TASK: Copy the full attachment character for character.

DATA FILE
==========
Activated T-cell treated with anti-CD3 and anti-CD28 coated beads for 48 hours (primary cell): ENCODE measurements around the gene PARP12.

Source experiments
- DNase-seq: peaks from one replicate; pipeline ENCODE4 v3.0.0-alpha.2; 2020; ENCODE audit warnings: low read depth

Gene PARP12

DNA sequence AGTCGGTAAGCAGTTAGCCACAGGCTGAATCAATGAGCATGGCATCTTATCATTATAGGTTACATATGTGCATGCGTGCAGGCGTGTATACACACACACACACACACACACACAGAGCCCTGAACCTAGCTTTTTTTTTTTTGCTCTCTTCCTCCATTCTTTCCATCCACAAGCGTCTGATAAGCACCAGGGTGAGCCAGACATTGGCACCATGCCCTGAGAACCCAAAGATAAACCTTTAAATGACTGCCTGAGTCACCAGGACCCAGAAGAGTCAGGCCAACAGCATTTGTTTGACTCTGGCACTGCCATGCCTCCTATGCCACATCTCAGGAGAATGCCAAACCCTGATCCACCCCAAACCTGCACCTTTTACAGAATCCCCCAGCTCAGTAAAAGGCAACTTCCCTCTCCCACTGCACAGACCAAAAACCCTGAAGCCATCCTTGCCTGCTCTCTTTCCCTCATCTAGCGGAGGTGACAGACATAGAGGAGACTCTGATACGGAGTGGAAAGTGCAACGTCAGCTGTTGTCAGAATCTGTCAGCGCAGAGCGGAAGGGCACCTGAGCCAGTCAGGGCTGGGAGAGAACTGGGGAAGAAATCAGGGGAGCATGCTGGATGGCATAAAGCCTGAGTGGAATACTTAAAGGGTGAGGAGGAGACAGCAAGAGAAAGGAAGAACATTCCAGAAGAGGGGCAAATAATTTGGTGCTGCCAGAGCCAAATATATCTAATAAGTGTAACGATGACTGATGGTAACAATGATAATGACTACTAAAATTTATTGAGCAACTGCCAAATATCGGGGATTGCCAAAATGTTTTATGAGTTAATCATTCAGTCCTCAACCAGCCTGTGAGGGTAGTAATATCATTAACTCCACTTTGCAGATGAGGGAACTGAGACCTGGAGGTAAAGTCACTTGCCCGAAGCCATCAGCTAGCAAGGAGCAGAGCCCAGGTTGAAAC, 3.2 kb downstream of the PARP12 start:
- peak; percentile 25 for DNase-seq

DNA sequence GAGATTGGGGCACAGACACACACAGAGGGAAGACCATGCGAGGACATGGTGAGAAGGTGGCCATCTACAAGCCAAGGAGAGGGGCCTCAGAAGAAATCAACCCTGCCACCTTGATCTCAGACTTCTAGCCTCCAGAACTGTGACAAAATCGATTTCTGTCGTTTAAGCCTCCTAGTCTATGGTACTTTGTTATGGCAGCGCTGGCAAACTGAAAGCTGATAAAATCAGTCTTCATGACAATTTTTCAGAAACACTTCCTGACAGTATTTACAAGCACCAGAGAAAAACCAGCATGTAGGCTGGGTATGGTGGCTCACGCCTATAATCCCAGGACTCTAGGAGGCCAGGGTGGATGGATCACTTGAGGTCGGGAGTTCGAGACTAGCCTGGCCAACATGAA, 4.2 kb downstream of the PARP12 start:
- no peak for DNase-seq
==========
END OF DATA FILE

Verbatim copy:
Activated T-cell treated with anti-CD3 and anti-CD28 coated beads for 48 hours (primary cell): ENCODE measurements around the gene PARP12.

Source experiments
- DNase-seq: peaks from one replicate; pipeline ENCODE4 v3.0.0-alpha.2; 2020; ENCODE audit warnings: low read depth

Gene PARP12

DNA sequence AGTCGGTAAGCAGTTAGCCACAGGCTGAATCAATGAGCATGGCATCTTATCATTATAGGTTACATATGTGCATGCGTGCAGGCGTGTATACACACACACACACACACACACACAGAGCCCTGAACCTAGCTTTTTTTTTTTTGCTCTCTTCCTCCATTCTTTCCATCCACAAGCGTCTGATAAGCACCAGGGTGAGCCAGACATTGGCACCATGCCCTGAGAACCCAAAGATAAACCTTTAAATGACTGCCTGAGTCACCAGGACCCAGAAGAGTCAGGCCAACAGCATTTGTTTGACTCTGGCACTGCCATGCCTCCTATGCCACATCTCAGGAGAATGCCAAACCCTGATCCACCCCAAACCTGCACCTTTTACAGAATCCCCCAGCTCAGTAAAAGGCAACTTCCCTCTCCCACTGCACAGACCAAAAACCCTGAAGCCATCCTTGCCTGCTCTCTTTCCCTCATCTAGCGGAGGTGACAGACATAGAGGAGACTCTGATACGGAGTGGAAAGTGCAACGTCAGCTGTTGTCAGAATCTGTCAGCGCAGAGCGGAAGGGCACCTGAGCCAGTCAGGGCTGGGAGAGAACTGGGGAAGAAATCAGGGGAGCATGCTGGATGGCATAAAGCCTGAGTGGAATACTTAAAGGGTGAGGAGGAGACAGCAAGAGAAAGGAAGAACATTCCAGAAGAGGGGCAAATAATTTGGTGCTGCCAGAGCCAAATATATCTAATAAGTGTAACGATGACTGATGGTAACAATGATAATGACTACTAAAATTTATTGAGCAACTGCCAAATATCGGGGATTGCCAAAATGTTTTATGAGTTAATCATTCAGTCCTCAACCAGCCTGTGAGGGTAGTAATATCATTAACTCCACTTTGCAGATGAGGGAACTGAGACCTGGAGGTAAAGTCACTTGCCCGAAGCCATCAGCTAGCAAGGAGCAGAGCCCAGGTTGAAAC, 3.2 kb downstream of the PARP12 start:
- peak; percentile 25 for DNase-seq

DNA sequence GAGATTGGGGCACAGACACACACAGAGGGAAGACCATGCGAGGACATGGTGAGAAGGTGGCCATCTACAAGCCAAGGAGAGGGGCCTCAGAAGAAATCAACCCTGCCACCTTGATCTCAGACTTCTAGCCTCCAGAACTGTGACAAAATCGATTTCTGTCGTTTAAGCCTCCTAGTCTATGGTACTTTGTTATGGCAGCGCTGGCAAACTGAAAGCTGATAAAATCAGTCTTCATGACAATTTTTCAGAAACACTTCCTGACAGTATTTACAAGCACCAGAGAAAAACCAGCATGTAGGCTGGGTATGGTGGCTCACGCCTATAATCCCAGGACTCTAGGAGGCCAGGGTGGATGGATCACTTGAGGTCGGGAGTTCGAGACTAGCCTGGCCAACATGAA, 4.2 kb downstream of the PARP12 start:
- no peak for DNase-seq